Chicago Dog Lovers Are Getting Their Own Film Fest

By Gwendolyn Purdom in Arts & Entertainment on Sep 7, 2016 5:01PM

The whole cat video festival thing has been done. Thankfully, a new event envisioned to celebrate dogs on camera sounds like an entirely different, well, animal.

“[The Internet Cat Video Festival] had a different sensibility,” Vermont-based radio host Tracie Hotchner told us. “It was about meeting celebrity cats, many of which were deformed in some way and that was found to be charming. It’s a very different feeling than wanting to have an emotional, intellectual experience about what dogs really mean to us and where they fit in our lives.”

On Sunday, Hotchner, along with presenting sponsor the Petco Foundation and PAWS Chicago, will bring Chicago its first film festival completely devoted to dogs. The Dog Film Festival at Lakeview’s Music Box Theater will be divided into two 90-minute screenings, each made up of a different collection of videos about the relationship between human and canine from filmmakers of all ages and experience levels. The 11:30 a.m. showtime will include works like a 30-minute film famed dog photographer William Wegman made years ago and specially remastered for the festival; a short about ways dogs can help around the house; and a funny exploration of what dogs are actually thinking. The 2 p.m. screening features a PBS documentary about incarcerated women who train service dogs and a period piece about a German Shepherd who saves the life of a Jewish resistance fighter fleeing the Nazis, among other films. Chicago is the festival’s sixth stop on a national tour that kicked off in New York City last October.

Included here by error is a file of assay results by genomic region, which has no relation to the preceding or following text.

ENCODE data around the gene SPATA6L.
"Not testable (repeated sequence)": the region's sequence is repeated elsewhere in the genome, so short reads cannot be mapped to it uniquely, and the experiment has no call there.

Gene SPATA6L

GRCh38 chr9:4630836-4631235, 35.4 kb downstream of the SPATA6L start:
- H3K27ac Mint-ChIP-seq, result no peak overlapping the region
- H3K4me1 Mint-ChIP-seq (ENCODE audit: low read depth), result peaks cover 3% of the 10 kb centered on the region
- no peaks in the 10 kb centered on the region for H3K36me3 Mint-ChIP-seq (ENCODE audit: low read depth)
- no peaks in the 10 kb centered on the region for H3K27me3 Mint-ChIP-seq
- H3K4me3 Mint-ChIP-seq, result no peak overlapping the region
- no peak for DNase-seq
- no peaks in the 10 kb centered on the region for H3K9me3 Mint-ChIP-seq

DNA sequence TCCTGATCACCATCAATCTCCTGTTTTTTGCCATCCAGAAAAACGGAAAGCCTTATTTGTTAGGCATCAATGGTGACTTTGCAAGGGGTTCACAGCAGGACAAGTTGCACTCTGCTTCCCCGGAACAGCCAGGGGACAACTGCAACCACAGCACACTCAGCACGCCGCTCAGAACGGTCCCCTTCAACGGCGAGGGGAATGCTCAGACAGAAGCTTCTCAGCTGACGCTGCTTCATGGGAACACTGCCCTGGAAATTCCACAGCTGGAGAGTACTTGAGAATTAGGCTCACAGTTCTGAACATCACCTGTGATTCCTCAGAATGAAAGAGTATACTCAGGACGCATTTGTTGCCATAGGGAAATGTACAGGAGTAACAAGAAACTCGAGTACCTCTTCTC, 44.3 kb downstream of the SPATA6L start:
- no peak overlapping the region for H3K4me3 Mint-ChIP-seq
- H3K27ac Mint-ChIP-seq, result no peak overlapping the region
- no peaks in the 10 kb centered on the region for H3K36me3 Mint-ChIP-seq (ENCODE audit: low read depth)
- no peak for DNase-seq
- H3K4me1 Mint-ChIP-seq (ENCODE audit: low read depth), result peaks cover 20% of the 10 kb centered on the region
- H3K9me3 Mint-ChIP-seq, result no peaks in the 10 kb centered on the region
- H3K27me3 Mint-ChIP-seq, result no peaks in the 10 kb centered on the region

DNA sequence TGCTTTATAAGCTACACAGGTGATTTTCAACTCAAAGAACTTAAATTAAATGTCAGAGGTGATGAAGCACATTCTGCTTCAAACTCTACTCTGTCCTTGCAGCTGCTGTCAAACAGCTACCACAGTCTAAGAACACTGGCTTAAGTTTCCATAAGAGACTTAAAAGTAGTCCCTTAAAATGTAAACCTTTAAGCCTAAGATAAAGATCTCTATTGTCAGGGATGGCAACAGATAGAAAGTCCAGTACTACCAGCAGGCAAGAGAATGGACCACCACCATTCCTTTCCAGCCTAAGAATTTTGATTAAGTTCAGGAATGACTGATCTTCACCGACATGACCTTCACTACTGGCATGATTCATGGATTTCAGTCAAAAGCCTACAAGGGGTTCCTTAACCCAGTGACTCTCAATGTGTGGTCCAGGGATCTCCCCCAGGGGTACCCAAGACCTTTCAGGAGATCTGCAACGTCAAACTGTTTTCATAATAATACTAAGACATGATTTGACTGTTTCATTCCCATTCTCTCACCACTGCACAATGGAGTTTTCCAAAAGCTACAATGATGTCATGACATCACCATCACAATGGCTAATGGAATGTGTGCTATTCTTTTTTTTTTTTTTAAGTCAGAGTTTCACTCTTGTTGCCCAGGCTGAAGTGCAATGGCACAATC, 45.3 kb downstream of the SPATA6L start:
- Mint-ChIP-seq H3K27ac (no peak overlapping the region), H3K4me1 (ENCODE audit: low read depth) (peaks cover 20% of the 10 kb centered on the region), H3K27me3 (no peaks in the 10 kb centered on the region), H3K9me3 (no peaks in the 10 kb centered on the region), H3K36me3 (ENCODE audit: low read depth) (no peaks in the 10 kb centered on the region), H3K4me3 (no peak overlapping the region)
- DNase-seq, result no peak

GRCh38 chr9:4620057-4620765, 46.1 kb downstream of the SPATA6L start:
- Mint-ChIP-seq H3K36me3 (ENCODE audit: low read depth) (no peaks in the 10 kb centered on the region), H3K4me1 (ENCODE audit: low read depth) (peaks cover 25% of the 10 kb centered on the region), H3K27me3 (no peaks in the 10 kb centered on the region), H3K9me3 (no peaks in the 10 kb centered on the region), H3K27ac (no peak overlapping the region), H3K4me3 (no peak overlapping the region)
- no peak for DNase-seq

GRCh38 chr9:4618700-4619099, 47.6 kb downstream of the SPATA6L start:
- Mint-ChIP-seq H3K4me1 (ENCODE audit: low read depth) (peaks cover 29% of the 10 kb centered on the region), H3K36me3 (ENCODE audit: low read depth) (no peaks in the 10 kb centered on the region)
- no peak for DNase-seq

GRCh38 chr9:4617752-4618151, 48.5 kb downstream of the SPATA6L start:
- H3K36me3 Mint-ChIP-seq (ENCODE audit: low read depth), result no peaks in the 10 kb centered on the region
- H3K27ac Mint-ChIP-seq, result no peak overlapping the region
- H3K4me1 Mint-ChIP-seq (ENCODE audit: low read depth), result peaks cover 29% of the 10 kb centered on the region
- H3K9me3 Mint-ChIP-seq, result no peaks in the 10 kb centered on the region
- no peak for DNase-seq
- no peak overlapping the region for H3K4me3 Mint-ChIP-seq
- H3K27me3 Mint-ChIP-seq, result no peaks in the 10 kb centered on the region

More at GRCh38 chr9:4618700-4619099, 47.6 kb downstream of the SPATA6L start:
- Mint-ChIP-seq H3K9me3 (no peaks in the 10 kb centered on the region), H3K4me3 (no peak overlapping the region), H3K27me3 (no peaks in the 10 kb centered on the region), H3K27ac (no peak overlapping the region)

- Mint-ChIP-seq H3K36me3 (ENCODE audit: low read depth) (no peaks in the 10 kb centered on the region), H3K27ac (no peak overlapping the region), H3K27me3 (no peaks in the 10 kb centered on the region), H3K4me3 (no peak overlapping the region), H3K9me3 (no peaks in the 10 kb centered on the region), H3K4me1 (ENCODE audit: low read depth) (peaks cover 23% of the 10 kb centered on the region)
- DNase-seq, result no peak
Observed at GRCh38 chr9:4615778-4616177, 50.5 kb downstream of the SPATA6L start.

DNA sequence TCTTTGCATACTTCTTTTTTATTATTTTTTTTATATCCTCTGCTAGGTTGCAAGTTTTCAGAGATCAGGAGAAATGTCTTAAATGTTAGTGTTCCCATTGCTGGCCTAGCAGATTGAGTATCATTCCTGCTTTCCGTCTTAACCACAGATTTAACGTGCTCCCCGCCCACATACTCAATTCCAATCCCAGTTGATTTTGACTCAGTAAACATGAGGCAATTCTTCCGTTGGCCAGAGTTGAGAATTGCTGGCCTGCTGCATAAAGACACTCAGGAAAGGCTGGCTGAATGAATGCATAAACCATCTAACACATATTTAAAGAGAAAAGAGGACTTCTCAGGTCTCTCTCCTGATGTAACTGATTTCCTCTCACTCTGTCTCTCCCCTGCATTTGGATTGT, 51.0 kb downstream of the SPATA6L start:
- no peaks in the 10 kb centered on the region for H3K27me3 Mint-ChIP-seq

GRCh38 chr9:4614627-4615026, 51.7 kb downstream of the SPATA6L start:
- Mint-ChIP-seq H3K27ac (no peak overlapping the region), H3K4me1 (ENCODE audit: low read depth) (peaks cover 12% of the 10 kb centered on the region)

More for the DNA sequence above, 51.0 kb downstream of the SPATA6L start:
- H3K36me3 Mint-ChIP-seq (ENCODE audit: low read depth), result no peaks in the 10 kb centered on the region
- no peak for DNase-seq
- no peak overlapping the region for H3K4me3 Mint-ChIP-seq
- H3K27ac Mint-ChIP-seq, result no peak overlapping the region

Hotchner, a pet wellness advocate known for her Radio Pet Lady Network, says she was inspired to found the festival partly because of the success of things like the Internet Cat Festival, but mostly because the strength of the dog and human bond has come up again and again in her work over the years. (Hotchner's late godmother, Joan Rivers, demonstrated that bond throughout her life as well, which is why this year's inaugural fest is dedicated to her memory). Initially, Hotchner wasn’t sure how the idea would go over, but the response from cities like East Hampton, New York and Rochester, New York, Hotchner says, has been overwhelmingly positive. In cities like Los Angeles where dogs were allowed to join human festivalgoers at the theater, she says there have even been some approving barks during screenings.

“Everyone’s relationship with their dog is quite unique,” she said. “It’s colored from the time you were a child and had dogs from childhood or never got to have a dog, so I didn’t know for sure that a filmmaker’s vision of the comment that they want to make about that relationship would resonate. But the more that I saw the films that were out there, it was like, ‘Oh my God! Look how lucky we all are!’”

WegmanHardlyBoys2.jpg
A still from William Wegman's film "The Hardly Boys in Hardly Gold,” courtesy The Dog Film Festival

While dogs aren’t allowed in the theater Sunday, PAWS volunteers will have adoptable dogs outside for the dog-lovers the event is sure to attract to meet before and after the screenings. The shelter will also receive 50 percent of proceeds from the festival. In Hotchner’s ideal world, the festival would draw movie-lovers of all kinds, not just dog-crazy ones. For next year’s festival, she’s in the process of partnering with more established general film festivals in each city to bring more attention to the films and the non-profits they benefit. So far, no Chicago film festival has signed on for 2017, but some have in other cities.

“The filmmaking is creative and artistic and heartfelt and very interesting visually and moving emotionally and intellectually,” Hotchner said. “It’s a magic carpet ride, even if you didn’t love dogs you might say, ‘Oh, well maybe this is why all these nutty people love dogs so much. I get it.’”